For anyone whose sexual identity has been met with ignorance, fear, and a lack of empathy, the LGBT club is a welcomed haven. Joining this group has been the smartest decision I have made in my life. They deliver more than an escape from the misunderstood world in which we LGBT students live; they manifest the future we hope for in which all forms of ourselves---lesbian, gay, bisexual, transexual, or straight--- are accepted, appreciated and celebrated.
Samantha Brookes and Elexis Gibson

Works Cited

"About." The Pride Network. The Pride Network, n.d. Web. 17 Oct. 2015.
"Coming Out : LGBT.ie." Coming Out : LGBT.ie. LGBT Helpline, n.d. Web. 27 Oct. 2015.
"Facts About Suicide." Facts About Suicide. The Trevor Project, n.d. Web. 08 Dec. 2015.
"Facts and Figures." American Foundation for Suicide Prevention. N.p., n.d. Web. 08 Dec. 2015.
Picciano, Kelsey. “Forging a Whitmanic, Post-traditional, Bisexual Identity," Taking Giant Steps, Web, January 28, 2016.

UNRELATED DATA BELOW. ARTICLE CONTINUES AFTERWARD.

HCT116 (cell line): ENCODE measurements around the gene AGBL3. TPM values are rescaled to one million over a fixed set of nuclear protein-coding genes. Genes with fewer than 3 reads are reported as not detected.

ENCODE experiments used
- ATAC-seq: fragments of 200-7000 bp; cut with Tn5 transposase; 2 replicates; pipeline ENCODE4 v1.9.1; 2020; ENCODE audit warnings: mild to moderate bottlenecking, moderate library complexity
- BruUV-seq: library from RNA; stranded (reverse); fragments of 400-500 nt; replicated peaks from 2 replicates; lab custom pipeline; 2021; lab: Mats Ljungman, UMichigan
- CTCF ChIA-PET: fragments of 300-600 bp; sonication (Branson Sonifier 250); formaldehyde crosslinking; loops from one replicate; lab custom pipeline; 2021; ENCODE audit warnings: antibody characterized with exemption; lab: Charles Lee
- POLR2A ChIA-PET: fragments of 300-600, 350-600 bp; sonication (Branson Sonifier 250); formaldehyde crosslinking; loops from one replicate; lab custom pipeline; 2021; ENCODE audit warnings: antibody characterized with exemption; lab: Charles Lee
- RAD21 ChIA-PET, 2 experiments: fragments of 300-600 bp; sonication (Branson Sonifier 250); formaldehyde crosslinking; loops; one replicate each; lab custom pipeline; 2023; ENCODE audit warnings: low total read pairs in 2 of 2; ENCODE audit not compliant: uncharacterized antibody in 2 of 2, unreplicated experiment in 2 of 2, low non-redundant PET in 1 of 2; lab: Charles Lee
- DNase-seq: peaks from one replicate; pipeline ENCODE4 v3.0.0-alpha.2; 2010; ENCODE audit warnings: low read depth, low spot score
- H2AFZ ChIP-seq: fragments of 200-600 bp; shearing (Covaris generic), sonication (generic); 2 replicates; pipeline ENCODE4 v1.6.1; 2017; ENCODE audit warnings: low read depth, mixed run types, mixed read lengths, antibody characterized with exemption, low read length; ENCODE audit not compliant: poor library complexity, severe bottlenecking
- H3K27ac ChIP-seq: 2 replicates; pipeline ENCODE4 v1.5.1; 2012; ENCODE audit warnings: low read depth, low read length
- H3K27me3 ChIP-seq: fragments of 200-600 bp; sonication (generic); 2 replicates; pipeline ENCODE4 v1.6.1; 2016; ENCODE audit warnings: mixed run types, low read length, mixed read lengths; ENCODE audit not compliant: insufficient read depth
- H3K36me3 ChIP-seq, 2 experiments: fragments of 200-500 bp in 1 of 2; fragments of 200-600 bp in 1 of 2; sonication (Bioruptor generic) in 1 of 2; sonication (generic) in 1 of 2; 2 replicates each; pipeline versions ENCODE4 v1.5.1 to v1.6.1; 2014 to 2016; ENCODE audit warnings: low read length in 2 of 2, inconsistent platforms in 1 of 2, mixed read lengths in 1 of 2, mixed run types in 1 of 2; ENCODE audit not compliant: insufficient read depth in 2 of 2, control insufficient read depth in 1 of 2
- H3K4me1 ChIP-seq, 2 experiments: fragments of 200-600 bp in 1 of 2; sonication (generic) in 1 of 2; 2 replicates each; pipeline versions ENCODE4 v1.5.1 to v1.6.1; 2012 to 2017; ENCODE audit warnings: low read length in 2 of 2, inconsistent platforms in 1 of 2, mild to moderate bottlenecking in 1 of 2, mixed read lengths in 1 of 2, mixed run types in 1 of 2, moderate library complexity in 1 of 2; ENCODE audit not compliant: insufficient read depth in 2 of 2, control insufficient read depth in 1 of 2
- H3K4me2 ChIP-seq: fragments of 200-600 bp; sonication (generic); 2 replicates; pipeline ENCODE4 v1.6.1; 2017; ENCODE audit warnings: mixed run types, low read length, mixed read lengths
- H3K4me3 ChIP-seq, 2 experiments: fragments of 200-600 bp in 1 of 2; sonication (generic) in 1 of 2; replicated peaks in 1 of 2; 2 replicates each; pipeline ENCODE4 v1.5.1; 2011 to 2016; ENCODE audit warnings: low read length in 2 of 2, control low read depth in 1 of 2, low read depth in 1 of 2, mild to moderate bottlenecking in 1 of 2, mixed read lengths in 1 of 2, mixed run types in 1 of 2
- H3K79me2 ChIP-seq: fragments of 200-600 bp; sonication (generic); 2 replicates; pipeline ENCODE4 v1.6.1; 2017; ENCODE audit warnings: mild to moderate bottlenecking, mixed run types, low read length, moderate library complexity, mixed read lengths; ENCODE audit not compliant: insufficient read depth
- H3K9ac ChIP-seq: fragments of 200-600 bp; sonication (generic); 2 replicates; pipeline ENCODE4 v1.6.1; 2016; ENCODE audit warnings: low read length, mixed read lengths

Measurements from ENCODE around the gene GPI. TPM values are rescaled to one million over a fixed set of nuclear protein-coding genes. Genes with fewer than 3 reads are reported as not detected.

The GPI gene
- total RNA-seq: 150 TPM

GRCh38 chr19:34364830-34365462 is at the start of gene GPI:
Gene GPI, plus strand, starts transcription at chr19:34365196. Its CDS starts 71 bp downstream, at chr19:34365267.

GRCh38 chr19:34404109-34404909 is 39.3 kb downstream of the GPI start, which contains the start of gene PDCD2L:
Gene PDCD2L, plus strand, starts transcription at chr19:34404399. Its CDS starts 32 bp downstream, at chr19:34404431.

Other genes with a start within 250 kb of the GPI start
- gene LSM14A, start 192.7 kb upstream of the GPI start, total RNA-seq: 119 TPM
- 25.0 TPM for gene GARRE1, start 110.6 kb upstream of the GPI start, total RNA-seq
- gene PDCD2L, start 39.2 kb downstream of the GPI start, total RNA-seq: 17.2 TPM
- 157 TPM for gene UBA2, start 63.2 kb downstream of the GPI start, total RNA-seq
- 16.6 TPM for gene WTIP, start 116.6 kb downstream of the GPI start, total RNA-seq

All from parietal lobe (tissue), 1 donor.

"Out of the Darkness Walks." American Foundation for Suicide Prevention. American Foundation for Suicide Prevention, 2015. Web. 27 Oct. 2015.
Sargent, J.F., and Sam Brinton. "5 Things I Learned At A 'Pray Away The Gay' Camp." Cracked. N.p., 1 June 2015. Web. 21 Nov. 2015.
Smith, Jahmila. Personal interview.
Smith, Jahmila. "Interview for Comp." Message to Samantha Brookes. 14 Oct. 2015. E-mail.
"The Way of the Two Spirited People." Dancing to Eagle Spirit Society. Dancing to Eagle Spirit Society, 2008. Web. 08 Dec. 2015.
"Trinity Place Shelter." Trinity Place Shelter. Trinity Place Shelter, n.d. Web. 27 Oct. 2015.
"Unitarian Universalists Have Diverse and Inclusive Beliefs." UUA Top Stories. N.p., 09 Feb. 2015. Web. 21 Nov. 2015.


1 comment:

  1. Nice to read your article! I am looking forward to sharing your adventures and experiences.